I received this book for free from Netgalley in exchange for an honest review. This does not affect my opinion of the book or the content of my review.
Published by Flux on 1st May 2014
Sometimes I wish I’d lost a leg or something. Everyone can understand that. They never get it when what’s been broken is inside your head.
Five years after an unspeakable tragedy that changed him forever, Gordie Allen has made a new home with his half-brother Kevin. Their arrangement works since Kevin is the only person who can protect Gordie at school and keep him focused on getting his life back on track.
But just when it seems like things are becoming normal, Gordie’s biological father comes back into the picture, demanding a place in his life. Now there’s nothing to stop Gordie from falling into a tailspin that could cost him everything—including his relationship with Sarah, the first girl he’s trusted with the truth. With his world spinning out of control, the only one who can help Gordie is himself . . . if he can find the strength to confront the past and take back his future.
I was so so excited to read These Gentle Wounds, but unfortunately, it didn’t live up to my expectations, and I was left feeling a little underwhelmed by the entire book once I’d finished it.
What drew me to These Gentle Wounds was that Gordie, the main character, is suffering from post-traumatic stress disorder since he was the only survivor in a murder/suicide attempt by his mother. He’s been left with his half brother, his brother’s dad and an abusive father who disappeared five years ago, but now wants Gordie back in his life. Combined, this all sounds good, but something got lost in the book and it all fell a little flat for me. There was almost too much going on, and things weren’t given much attention when they could have been, and the details that could’ve helped the story come alive weren’t given much thought at all.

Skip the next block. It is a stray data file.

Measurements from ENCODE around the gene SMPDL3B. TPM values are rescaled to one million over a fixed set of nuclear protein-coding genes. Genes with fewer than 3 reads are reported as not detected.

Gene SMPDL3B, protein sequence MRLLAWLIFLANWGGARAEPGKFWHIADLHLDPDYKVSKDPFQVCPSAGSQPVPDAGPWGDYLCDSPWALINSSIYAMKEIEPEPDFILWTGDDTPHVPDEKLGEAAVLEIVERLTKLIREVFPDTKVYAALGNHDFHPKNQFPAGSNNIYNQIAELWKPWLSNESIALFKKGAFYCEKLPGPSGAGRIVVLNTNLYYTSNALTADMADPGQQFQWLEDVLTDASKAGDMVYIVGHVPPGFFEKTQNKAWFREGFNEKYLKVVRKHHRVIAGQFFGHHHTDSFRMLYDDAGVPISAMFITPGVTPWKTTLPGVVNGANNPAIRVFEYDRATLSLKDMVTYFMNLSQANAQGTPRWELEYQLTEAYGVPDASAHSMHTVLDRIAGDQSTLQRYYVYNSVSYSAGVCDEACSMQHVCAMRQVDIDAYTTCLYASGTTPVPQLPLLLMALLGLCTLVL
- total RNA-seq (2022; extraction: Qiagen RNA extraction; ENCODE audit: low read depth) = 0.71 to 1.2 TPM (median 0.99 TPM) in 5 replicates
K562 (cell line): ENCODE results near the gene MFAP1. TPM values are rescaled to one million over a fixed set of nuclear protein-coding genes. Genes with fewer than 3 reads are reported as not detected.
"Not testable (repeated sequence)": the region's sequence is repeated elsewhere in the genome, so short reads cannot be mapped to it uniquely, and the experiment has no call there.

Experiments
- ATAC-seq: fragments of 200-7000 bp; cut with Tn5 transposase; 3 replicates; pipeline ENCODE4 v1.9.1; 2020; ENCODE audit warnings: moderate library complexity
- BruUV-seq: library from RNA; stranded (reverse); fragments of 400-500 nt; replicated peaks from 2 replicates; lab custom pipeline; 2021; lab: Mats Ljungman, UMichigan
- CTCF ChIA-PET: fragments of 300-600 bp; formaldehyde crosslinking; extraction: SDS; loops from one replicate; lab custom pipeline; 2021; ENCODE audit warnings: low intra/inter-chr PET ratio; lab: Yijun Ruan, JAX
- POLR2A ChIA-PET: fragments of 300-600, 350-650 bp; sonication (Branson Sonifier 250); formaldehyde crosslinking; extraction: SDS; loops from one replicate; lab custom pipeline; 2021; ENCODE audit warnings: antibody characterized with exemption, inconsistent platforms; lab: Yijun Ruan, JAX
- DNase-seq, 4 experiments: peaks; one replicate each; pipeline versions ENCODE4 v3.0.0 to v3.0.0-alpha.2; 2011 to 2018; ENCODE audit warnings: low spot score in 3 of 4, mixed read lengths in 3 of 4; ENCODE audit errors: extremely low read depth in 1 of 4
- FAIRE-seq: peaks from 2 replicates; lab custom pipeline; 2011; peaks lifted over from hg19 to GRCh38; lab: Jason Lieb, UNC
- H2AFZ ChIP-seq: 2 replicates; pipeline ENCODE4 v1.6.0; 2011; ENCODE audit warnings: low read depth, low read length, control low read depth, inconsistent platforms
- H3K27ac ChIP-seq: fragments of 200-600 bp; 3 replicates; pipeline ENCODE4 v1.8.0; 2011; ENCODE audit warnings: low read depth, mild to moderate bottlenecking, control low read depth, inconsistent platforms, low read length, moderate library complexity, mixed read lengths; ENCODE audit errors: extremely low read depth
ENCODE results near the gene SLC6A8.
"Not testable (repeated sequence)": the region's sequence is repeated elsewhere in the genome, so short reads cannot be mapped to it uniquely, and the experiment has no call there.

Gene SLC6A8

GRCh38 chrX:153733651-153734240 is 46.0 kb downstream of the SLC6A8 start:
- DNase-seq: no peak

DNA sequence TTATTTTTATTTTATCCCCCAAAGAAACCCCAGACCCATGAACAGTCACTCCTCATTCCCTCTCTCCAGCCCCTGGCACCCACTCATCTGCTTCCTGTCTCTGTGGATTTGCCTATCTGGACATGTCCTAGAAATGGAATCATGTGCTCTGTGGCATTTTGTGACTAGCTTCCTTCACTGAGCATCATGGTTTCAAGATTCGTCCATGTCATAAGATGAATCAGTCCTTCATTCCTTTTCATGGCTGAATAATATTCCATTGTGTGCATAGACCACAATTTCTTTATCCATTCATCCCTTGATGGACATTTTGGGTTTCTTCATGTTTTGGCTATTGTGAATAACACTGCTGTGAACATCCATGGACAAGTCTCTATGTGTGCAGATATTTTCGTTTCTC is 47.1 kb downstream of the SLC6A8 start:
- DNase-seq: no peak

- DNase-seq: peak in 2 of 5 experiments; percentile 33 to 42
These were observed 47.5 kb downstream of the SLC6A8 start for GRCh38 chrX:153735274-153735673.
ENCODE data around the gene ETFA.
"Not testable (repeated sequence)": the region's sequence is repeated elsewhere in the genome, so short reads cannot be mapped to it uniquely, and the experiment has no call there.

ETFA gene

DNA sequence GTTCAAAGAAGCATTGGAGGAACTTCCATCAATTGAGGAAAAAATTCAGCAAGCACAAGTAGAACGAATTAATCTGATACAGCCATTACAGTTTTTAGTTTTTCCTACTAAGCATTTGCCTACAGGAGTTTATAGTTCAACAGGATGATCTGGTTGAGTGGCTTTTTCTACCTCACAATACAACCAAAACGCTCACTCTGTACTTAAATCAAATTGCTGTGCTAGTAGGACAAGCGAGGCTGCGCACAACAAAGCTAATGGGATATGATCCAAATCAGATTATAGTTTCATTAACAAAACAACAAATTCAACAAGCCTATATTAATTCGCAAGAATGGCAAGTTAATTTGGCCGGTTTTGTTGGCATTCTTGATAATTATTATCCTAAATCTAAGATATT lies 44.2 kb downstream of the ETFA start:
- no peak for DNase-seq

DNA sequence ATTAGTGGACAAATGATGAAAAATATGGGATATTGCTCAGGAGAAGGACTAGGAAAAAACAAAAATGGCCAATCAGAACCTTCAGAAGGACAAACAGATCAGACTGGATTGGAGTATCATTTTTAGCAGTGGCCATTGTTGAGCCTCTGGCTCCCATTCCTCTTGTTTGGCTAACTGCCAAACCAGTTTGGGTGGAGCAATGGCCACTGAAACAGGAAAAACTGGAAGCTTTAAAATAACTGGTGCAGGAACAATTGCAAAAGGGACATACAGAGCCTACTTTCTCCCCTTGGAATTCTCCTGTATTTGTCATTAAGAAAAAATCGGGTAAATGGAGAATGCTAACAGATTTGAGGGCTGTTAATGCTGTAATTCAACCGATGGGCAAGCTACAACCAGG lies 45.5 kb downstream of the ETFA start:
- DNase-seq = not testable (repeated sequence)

For me, some parts felt so believable, like Gordie’s ‘spins’ where he gets swallowed up in what happened to him 5 years ago. He can’t sleep well, his hand tremors, all these little things that I thought were so realistic. Gordie was very well written, and everyone else felt a little 2D when I read about them. The romance was a little off too, it felt disconnected to the plot, and slightly unnecessary, but I understand why it was included.
I’ll be interested to see what Dunbar releases next, as her writing was excellent, and I did, on the whole, like reading These Gentle Wounds, so she’s definitely an author I’ve added to my radar. I overhyped this book for myself, so it’s not a terrible book, I just let myself down a little, I think.